She didn’t own a bike and wasn’t a strong swim­mer, but that didn’t stop Mimi Parfitt

Sunday Herald Sun - Body and Soul - - MY STORY -

“When my friend Jo first sug­gested it, I could think of sev­eral very good rea­sons why I shouldn’t sign up to do a triathlon with her. Three stood out. One, I’m al­most 55 – fairly ma­ture, shall we say, for a first-time triath­lete. Two, I’m not a strong swim­mer, and three, I don’t own a bike.

“As it turns out, I can run. Jo came up with her crazy idea at

the end of a 10-kilo­me­tre fun run late last year. We were high on adren­a­line and talk­ing about our next goal, and I suc­cumbed.

“Orig­i­nally we were aim­ing to do what is of­fi­cially called the Sprint triathlon: a 750-me­tre swim, a 20-kilo­me­tre bike ride and a five-kilo­me­tre run. I could man­age each of those legs, even if I wasn’t par­tic­u­larly fast, but I wasn’t so sure I could put them all to­gether.

“Af­ter var­i­ous in­ter­rup­tions to my train­ing – an over­seas trip, Christ­mas, my hus­band’s 60th birth­day, my friend’s bro­ken heart – I set my sights a lit­tle lower. Ba­si­cally I was just a naughty, undis­ci­plined trainee who read­ily put any­thing else first. For­tu­nately triathlons come in a range of sizes. I de­cided to aim for the En­ticer – a 250-me­tre swim, 10-kilo­me­tre bike ride and 2.5-kilo­me­tre run – and sud­denly that nag­ging sports de­mon on my shoul­der went quiet.

“Melissa Ash­ton, our trainer, was a pro­fes­sional triath­lete for al­most 10 years be­fore re­tir­ing in 2007. The op­por­tu­nity to train with her was cer­tainly an­other in­cen­tive to give it a go.

“Our group of six met twice a week for for­mal ses­sions with Mel. In be­tween we were meant to fol­low the in­di­vid­ual pro­grams she had tai­lored for us. Along with run­ning, swim­ming and cy­cling, mine in­cluded yoga on Wed­nes­days be­cause I al­ways did that any­way. Some­times I ig­nored the pro­gram com­pletely, apart from the yoga, and I never once did the re­quired amount of swim­ming, which wasn’t the wis­est thing to do.

“Mel taught us the triathlon rules – stress­ing, for in­stance, that we shouldn’t re­move our hel­mets at the end of the cy­cling leg un­til we had racked our bikes. For­get­ting would mean dis­qual­i­fi­ca­tion. She em­pha­sised the im­por­tance of stack­ing our equip­ment neatly for a quick get­away – sun­glasses, hel­mets, shirt, shoes with elas­tic laces – and also to mark our spots with a brightly coloured towel so we wouldn’t lose our bikes in the ex­cite­ment.

The triathlon

“The sun had just risen when I ar­rived at the Syd­ney In­ter­na­tional Re­gatta Cen­tre in Pen­rith for the TriShave Women’s Triathlon Fes­ti­val. Women and girls were wheel­ing their bikes across the bridge to the reg­is­tra­tion area. It was re­ally hap­pen­ing.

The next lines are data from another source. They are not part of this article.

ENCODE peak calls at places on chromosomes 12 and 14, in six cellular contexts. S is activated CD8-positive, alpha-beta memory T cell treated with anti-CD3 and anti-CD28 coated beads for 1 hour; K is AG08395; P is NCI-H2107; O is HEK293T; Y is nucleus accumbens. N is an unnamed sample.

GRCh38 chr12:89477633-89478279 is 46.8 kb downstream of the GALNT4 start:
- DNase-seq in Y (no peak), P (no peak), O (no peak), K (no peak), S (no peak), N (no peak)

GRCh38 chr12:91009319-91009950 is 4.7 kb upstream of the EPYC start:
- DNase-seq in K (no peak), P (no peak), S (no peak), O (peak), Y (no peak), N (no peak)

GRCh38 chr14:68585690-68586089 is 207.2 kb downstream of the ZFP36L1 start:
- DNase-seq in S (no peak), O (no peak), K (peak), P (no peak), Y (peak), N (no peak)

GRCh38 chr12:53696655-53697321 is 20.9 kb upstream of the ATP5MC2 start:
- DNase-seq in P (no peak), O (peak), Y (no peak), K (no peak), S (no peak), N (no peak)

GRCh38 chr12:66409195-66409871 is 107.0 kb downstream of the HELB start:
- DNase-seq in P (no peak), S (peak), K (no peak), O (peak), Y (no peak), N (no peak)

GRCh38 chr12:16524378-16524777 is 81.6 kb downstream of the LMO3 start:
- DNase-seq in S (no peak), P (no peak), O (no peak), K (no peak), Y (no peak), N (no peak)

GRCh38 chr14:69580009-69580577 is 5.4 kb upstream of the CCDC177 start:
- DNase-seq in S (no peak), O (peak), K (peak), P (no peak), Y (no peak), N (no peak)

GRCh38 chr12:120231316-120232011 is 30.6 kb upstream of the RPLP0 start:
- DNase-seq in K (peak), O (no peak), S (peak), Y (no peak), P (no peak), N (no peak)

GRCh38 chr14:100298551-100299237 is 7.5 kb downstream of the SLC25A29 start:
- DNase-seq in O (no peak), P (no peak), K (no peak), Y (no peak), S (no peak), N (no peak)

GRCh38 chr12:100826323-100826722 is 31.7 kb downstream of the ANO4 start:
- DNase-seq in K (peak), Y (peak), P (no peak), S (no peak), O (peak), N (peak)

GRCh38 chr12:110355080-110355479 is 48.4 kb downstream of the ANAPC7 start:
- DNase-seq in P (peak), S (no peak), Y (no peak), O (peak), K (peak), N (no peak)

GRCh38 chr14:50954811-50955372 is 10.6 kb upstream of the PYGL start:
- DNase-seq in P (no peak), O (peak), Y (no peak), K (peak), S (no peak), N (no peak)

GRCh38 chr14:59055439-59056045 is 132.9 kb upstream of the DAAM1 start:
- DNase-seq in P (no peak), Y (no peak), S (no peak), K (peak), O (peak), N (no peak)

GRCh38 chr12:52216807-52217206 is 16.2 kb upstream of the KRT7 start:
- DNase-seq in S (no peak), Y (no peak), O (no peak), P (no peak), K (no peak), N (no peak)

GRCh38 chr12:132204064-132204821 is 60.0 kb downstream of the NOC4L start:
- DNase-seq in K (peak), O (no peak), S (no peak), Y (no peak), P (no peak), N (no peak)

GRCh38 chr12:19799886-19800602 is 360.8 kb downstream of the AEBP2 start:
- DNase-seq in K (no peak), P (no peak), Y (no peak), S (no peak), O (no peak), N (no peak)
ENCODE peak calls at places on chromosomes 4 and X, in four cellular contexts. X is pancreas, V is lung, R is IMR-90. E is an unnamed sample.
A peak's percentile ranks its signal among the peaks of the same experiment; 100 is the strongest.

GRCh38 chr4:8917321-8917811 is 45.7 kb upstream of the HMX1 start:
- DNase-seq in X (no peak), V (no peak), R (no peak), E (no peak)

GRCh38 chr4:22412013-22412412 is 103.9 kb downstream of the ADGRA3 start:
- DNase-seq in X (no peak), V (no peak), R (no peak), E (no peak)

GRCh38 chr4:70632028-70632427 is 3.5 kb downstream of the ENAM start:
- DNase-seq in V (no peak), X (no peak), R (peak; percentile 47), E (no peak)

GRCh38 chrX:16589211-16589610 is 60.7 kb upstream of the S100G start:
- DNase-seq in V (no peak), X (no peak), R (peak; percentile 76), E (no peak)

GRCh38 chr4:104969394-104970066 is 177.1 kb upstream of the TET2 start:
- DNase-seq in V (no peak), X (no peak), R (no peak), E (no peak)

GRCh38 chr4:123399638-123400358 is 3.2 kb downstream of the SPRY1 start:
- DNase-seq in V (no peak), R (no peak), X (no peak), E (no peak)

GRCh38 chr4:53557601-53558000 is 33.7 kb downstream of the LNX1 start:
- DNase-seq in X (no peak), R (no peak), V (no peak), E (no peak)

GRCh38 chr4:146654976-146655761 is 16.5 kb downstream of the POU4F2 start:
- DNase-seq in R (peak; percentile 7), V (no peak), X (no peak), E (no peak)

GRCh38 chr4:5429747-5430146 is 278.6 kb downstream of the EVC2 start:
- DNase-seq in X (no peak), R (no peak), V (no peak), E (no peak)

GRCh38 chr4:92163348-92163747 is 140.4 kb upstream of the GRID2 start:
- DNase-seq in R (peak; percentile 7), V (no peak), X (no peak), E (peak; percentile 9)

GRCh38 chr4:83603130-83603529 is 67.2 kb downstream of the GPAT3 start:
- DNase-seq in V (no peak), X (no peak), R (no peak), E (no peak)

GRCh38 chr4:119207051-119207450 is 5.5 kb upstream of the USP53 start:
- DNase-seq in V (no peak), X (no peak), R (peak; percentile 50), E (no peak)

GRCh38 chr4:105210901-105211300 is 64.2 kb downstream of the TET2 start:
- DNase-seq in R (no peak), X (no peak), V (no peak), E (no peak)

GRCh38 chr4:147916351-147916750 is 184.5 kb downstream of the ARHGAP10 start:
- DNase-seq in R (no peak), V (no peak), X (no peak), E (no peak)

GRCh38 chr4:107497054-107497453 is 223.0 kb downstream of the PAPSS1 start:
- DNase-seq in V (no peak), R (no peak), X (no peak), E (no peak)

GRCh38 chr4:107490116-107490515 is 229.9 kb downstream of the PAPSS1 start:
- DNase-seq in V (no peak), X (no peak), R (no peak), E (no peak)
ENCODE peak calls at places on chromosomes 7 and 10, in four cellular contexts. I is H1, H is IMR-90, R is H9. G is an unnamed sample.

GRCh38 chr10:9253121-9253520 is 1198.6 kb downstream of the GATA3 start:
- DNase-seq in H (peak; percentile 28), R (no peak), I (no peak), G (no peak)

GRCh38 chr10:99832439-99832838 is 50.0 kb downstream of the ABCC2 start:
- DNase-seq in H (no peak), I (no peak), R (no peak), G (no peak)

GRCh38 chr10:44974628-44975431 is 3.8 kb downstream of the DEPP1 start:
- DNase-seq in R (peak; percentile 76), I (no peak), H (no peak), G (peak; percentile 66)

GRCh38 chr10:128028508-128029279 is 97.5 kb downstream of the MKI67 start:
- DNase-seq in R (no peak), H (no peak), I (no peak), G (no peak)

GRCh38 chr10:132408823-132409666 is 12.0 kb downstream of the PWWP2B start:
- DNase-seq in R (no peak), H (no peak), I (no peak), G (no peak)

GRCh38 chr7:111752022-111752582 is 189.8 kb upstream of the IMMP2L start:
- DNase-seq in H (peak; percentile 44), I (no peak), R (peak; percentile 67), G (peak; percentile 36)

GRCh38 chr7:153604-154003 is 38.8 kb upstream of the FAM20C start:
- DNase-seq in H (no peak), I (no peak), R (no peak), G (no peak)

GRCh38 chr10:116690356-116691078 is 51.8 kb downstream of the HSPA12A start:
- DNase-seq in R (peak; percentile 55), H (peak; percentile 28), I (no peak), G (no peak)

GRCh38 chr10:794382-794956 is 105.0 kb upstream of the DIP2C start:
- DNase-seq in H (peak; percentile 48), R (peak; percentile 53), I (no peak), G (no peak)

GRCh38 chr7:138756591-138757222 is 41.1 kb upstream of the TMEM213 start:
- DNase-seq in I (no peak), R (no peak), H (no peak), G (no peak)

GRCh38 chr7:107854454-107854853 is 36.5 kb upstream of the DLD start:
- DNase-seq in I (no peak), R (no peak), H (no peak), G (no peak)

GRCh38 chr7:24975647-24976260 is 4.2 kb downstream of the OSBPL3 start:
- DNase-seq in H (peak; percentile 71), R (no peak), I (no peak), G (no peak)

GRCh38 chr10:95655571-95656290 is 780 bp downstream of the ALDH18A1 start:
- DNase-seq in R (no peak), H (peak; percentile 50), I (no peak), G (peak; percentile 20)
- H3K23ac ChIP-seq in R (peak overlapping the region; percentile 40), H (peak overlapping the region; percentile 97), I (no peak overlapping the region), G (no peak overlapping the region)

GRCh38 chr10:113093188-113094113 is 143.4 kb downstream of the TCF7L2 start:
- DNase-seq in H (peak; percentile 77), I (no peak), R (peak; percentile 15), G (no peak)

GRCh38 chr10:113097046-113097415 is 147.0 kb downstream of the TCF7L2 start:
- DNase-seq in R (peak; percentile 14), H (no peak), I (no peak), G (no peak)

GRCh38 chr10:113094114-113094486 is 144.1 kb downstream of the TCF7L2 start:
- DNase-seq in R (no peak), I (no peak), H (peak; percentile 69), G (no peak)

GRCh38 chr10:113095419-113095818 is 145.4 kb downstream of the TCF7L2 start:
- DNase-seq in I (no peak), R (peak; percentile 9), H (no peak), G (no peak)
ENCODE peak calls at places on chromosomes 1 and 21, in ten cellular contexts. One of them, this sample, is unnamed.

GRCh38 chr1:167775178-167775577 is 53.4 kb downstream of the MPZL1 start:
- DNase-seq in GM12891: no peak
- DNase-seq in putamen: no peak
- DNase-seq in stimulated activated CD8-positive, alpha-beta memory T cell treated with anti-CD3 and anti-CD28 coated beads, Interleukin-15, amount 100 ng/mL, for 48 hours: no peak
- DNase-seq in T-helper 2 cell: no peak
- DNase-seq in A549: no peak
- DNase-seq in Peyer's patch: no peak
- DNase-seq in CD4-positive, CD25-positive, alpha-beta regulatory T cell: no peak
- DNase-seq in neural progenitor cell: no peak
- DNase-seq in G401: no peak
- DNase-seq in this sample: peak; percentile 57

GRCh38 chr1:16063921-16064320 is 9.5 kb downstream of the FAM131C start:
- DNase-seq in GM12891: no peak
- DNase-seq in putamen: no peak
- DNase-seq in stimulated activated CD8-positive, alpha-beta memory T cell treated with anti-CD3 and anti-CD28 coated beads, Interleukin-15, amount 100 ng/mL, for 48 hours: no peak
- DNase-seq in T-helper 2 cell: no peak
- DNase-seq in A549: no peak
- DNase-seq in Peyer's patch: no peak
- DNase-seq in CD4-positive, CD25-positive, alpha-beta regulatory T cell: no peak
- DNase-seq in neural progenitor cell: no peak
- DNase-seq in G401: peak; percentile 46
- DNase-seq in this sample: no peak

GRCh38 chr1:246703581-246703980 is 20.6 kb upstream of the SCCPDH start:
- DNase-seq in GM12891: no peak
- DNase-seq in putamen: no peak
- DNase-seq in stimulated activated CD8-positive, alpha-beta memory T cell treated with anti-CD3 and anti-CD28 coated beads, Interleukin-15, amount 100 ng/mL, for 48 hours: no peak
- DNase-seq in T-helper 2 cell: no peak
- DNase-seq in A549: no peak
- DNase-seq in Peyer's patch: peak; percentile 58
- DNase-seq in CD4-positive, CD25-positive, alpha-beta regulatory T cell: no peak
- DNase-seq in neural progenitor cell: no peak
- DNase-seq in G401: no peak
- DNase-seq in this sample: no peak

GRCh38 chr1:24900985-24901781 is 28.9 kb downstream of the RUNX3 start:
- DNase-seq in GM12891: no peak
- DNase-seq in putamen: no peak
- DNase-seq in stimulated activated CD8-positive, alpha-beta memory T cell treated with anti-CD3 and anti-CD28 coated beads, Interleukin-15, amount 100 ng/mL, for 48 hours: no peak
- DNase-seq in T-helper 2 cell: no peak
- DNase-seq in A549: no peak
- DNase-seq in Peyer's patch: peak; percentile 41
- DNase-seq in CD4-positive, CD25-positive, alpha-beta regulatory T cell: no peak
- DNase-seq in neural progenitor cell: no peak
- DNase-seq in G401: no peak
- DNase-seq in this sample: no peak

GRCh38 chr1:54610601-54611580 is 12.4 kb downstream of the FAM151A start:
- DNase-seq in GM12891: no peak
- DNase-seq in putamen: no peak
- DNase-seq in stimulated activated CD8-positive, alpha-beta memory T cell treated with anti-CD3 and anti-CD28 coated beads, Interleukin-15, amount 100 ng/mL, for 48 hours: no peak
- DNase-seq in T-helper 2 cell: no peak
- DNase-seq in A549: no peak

“I was too ner­vous to eat break­fast, so watched the early events. The at­mos­phere was friendly but tense, with pinched faces mak­ing valiant at­tempts at smil­ing. I thought, ‘Just let the swim­ming part be over, then I’ll be fine’.

“A few min­utes af­ter 8am I slid into the wa­ter, tired and with­out much fuel in my tank. I felt like I was swim­ming in heavy boots. Even­tu­ally I made it to the end, ahead of only a hand­ful of other swim­mers. But worse was to come. De­spite all Mel’s great in­struc­tion, I couldn’t find my bike in the tran­si­tion area. Panic ris­ing, I ran up and down the row, shout­ing, ‘I’ve lost my bike, I’ve lost my bike!’

“At last, there it was, just a cou­ple of me­tres fur­ther along than I had re­mem­bered. It was so great to get on it and go, even if I was at the tail end of the group. We had to cy­cle around the lake twice. At the end of the first cir­cuit, I looked over to see Mel cheer­ing me on and nar­rowly missed col­lid­ing with an­other cy­clist when I took the cor­ner too fast and wide. Off to the left, I could see other con­tes­tants al­ready start­ing the run­ning leg, but I didn’t care. I was ex­hil­a­rated – I was in a triathlon and I was sure my worst mis­takes were be­hind me.

“My next tran­si­tion was clumsy, but not nearly as ridicu­lous as los­ing my bike. Then I was off on foot. As I started to run, I heard Mel call­ing out be­hind me, ‘Go Mimi! This is your favourite!’ It struck me as in­cred­i­bly touch­ing that, af­ter all my er­rors, she was still there. Spurred on, I ran rea­son­ably well – 2.5 kilo­me­tres in 14.52 min­utes – and didn’t come last by any means. I was happy with that.

“Would I do an­other triathlon? Ac­tu­ally, I find my­self strangely at­tracted to the idea. Cer­tainly, I’ve learnt a few things the hard way that will help me if I ever do.”


Do you have an in­spir­ing tale to tell like Mimi? Tell us how age didn’t stop you from achiev­ing your goal in the bodyand­soul.com.au Fo­rum.

Newspapers in English

Newspapers from Australia

© PressReader. All rights reserved.